Palestinian Authority Prime Minister Salam Fayyad said Wednesday that the PA's inability to pay its bills and its regular pleas for charitable cash infusions from the international community was not an acceptable argument against PA statehood.
“The crisis does not undermine or cast doubt about our preparedness for the establishment of the state,” Fayyad insisted during his weekly radio address on Voice of Palestine radio. "All states face financial troubles and need the correct procedures and oversight to overcome such problems."
“Civil servants will receive today half of their monthly salaries, and the other half will be paid when cash is available,” he added.
The decision to pay half salaries is a result of the PA's latest crippling financial crisis, which has lasted for almost a year.
“So far, we have received only $331 million out of $970 million [in international donations] we were supposed to receive to cover the budget deficit of this year. Since we could not borrow more from the banks, we were forced to pay half salaries,” he added.
Fayyad claimed that the PA has always been able to meet its debt requirements, even when the deficit has reached more than 1 billion USD, but failed to mention that the PA's shortfalls are often covered by Arab states who step in to bail it out.
He voiced hope that Arab countries would still step in and help the PA overcome the crisis – saving it yet another time.
PLO Secretary-General Yasser Abed Rabbo told Voice of Palestine that the PA was surprised by the Arab countries’ “failure” to assist it and accused them reneging on their promises.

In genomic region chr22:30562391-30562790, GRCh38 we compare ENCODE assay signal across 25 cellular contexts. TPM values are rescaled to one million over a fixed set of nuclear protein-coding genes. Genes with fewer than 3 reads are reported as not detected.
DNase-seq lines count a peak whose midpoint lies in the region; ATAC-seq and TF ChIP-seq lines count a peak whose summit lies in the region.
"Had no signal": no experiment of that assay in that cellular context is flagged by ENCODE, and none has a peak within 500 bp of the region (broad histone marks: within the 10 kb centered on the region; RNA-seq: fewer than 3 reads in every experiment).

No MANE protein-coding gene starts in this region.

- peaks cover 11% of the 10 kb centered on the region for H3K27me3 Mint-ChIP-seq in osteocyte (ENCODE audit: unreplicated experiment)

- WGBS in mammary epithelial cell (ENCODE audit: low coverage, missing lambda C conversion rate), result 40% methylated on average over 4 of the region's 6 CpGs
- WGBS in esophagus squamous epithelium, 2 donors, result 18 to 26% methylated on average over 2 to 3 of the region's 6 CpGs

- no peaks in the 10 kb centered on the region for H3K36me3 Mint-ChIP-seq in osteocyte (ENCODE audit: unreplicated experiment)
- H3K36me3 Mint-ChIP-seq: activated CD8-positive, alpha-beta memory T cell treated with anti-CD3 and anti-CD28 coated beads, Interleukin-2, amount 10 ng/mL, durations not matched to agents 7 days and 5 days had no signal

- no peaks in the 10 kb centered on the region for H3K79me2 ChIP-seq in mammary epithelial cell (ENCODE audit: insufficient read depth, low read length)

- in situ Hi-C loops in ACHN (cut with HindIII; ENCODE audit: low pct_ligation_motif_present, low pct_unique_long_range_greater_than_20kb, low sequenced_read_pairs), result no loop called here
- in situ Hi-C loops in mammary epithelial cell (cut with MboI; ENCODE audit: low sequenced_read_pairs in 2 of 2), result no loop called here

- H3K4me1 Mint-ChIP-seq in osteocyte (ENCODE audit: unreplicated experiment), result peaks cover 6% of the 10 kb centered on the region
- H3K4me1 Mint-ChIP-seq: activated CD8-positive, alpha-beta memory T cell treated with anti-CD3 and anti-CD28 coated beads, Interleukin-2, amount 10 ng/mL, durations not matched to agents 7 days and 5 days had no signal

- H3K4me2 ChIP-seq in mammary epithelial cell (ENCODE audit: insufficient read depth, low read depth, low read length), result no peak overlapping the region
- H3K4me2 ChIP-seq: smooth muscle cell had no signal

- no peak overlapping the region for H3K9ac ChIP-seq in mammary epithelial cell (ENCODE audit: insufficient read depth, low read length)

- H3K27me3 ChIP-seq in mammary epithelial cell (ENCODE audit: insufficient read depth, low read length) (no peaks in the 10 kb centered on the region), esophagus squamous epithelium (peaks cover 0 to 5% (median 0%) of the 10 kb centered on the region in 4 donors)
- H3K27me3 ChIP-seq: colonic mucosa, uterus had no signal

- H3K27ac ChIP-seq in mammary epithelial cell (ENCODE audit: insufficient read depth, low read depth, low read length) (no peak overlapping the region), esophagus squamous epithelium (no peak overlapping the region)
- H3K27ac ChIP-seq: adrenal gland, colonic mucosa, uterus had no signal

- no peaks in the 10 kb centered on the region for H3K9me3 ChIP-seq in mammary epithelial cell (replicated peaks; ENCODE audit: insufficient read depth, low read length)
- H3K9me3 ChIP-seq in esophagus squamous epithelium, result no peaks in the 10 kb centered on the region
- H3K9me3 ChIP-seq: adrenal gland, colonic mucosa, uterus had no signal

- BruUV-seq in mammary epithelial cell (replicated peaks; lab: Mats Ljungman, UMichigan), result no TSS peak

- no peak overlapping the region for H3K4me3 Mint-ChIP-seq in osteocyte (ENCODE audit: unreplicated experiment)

“The situation has become very complicated for the Palestinian Authority because of the failure of the Arab countries to fulfill their financial promises,” he said. “This is regretful.”
Abed Rabbo said that the crisis would not prevent the PA from proceeding with its plan to ask the United Nations in September to recognize a PA state along 1949 Armistice lines.
"We can't rely on negotiations to end the occupation because Israel does not want negotiations.” Abed Rabbo said.
But the Arab world's reaction to the PA statehood bid at the United Nations has been tinged with quiet skepticism and Western donors – whom Fayyad asked for $5 billion to launch a state – have largely rejected his request for funds and reacted negatively to the attempt at unilateralism.
Jordan has openly said it will vote against PA statehood at the United Nations in September.